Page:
Advantages of a Combined Approach to Recanalization Therapy
To the Editor:
We agree with Ciccone et al’s article regarding the myths of arterial therapy1 and Mattle’s accompanying editorial2 that advocates further controlled trials involving endovascular strategies in acute stroke. IV recombinant tissue plasminogen activator (rt-PA) therapy remains the standard of care for patients presenting within 3 hours of symptom onset. Yet, whereas 13% to 21% of patients will have recanalization of middle cerebral artery occlusions during the first hour of IV rt-PA treatment,3,4 patients with National Institutes of Health Stroke Scale (NIHSS) of 10 or greater often have persistent arterial occlusions at angiography.5
A comparison trial of IV rt-PA alone and intra-arterial (IA) therapy using thrombolytics and devices is one possible approach to stroke treatment, but in such a trial, IA therapy will be placed at a disadvantage because of inherent delays in this treatment paradigm. In PROACT II, the average time to randomization was 4.7 hours with an average hospital arrival to intra-arterial pro-UK infusion time of 3 hours.6
A second approach is to start IV rt-PA in eligible patients as quickly as possible, and then take patients with an appropriate level of neurological deficit or with documented large vessel occlusions to angiography for possible IA thrombolytic therapy and/or devices aimed at recanalizing the artery. The EMS trial was a randomized pilot trial comparing the combined IV/IA approach to IA rt-PA therapy alone. Recanalization of middle cerebral artery occlusions was greater with a combined approach (82%) than with IA therapy alone (50%), supporting that early IV thrombolytic may be important for achieving early recanalization.7
Subsequent NINDS-funded trials of combined therapy, IMS I and II, demonstrated improved outcomes at 3 months in modified Rankin Scale (mRS) of 0 to 1, mRS 0 to 2, NIHSS, Barthel Index, and mortality in patients with a NIHSS ≥10 treated with a combined approach when compared to comparable historical placebo treated controls.8,9,10 Furthermore, compared to IV rt-PA treated historical controls, IMS II found a benefit with combined treatment for Barthel Index and Global Test Statistic at 90 days and similar rates of symptomatic ICH. Complications related to angiography and treatment in the IMS II trial was <4%.
Although the early trials of combined therapy are promising, a direct comparison of IV rt-PA alone and the combined approach is needed. IMS III is a prospective, randomized, controlled trial that attempts to combine the advantages of IV rt-PA and IA recanalization therapy. Eligible patients receive 0.6 mg/kg of IV rt-PA and subsequent angiography. If no clot is seen at angiography, no further treatment is administered. Patients with persistent large vessel arterial occlusion are eligible for intraarterial thrombolytic therapy as well as devices aimed at recanalization. The trial is currently ongoing and has a planned enrollment of 900 patients.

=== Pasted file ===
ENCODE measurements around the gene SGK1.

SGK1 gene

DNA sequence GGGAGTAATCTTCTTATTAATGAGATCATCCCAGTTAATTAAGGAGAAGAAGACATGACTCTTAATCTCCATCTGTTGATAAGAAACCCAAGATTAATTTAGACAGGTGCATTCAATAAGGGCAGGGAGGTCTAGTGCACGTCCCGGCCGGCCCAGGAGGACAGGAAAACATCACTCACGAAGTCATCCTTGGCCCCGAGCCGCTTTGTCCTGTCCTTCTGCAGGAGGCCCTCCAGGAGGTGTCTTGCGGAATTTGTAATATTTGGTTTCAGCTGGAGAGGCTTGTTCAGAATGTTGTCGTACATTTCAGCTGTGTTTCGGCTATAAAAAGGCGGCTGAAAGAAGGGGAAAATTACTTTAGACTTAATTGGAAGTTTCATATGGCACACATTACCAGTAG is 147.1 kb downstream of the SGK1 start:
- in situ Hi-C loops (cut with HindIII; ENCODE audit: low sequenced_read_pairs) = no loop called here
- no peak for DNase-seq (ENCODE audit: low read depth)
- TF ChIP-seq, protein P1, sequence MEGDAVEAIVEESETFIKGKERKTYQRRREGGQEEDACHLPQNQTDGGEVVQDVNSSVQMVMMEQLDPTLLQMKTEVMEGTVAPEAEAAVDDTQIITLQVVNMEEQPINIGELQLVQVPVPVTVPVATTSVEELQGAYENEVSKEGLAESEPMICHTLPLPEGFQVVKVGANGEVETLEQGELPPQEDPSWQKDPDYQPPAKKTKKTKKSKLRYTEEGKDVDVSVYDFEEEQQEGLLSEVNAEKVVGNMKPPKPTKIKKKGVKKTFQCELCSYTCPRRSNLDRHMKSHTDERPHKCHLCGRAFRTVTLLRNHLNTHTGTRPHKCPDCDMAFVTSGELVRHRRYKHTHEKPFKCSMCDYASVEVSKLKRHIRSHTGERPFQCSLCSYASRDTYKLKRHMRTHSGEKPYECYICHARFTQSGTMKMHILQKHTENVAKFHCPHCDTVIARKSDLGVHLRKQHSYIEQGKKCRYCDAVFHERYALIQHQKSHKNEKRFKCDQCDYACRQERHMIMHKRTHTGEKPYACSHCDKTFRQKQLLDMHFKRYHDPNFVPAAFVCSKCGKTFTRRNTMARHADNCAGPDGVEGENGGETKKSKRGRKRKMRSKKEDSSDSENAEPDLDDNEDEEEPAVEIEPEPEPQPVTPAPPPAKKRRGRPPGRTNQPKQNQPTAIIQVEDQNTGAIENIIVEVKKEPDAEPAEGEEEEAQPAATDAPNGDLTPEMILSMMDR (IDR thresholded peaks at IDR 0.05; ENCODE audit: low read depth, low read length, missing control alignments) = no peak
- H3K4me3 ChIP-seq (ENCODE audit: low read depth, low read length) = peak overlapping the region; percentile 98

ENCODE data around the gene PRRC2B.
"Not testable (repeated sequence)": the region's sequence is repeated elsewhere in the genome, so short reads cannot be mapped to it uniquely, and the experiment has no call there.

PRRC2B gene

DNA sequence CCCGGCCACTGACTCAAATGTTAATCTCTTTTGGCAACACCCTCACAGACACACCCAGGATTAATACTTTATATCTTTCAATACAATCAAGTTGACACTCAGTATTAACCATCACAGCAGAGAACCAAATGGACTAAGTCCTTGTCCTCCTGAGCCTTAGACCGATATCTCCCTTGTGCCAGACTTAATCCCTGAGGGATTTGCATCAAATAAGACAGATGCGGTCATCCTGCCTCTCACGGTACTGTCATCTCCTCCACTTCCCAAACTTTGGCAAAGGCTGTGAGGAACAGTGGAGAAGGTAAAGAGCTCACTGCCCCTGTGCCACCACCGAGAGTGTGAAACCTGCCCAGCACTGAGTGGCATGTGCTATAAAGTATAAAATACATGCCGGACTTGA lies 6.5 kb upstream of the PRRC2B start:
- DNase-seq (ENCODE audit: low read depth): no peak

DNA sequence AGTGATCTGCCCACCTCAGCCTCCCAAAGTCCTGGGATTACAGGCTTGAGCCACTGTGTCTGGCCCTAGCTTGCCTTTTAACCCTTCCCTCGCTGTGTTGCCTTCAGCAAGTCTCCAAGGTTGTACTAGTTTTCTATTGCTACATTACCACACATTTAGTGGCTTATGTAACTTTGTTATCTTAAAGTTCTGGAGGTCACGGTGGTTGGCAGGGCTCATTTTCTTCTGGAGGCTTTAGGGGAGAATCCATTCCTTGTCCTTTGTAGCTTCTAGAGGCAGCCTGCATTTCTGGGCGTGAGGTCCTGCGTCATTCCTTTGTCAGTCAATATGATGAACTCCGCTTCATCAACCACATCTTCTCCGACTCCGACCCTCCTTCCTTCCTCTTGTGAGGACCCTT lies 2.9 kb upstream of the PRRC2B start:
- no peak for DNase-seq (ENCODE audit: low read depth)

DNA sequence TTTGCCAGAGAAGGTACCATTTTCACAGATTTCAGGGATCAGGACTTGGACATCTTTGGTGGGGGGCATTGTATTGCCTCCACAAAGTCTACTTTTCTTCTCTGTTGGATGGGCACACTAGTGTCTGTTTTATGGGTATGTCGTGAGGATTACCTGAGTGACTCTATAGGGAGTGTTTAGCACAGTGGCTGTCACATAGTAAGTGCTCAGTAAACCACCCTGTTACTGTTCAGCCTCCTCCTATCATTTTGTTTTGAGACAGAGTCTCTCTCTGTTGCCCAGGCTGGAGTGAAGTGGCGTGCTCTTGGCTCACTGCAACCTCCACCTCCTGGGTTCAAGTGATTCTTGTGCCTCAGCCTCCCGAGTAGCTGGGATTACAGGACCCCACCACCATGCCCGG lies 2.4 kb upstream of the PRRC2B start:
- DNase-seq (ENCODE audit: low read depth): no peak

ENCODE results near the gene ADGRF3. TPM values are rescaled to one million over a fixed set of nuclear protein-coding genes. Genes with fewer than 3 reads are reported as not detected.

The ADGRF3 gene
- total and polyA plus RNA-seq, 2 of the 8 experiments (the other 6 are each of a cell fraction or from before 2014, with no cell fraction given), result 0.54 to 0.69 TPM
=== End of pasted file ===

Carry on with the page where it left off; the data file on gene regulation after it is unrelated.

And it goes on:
Ciccone A, Valvassori L, Gasparotti R, Scomazzoni F, Ballabio E, Sterzi R. Debunking 7 myths that hamper the realization of randomized controlled trials on intra-arterial thrombolysis for acute ischemic stroke. Stroke. 2007; 38: 2191–2195.
Mattle HP. Intravenous or intra-arterial thrombolysis? It’s time to find the right approach for the right patient. Stroke. 2007; 38: 2038–2040.
Sekoranja L, Loulidi J, Yilmaz H, Lovblad K, Temperli P, Comelli M, Sztajzel RF. Intravenous versus combined (intravenous and intra-arterial) thrombolysis in acute ischemic stroke: A Transcranial Color-Coded Duplex Sonography-Guided Pilot Study. Stroke. 2006; 37: 1805–1809.
Fischer U, Arnold M, Nedeltchev K, Brekenfeld C, Ballinari P, Remonda L, Schroth G, Mattle HP. NIHSS score and arteriographic findings in acute ischemic stroke. Stroke. 2005; 36: 2121–2125.
Furlan A, Higashida R, Wechsler L, Gent M, Rowley H, Kase C, Pessin M, Ahuja A, Callahan F, Clark WM, Silver F, Rivera F. Intra-arterial prourokinase for acute ischemic stroke. The PROACT II study: a randomized controlled trial. Prolyse in Acute Cerebral Thromboembolism. JAMA. 1999; 282: 2003–2011.
Lewandowski CA, Frankel M, Tomsick TA, Broderick J, Frey J, Clark W, Starkman S, Grotta J, Spilker J, Khoury J, Brott T. Combined intravenous and intra-arterial r-tPA versus intra-arterial therapy of acute ischemic stroke: Emergency Management of Stroke (EMS) Bridging Trial. Stroke. 1999; 30: 2598–2605.
IMS Study Investigators. Combined intravenous and intra-arterial recanalization for acute ischemic stroke: the Interventional Management of Stroke Study. Stroke. 2004; 35: 904–911.
The IMS II Trial Investigators. The Interventional Management of Stroke (IMS) II Study. Stroke. 2007; 38: 2127–2135.
IMS I and IMS II Trial Investigators. Pooled analysis of the IMS I and IMS II Trials. Stroke. 2007; 38: 505.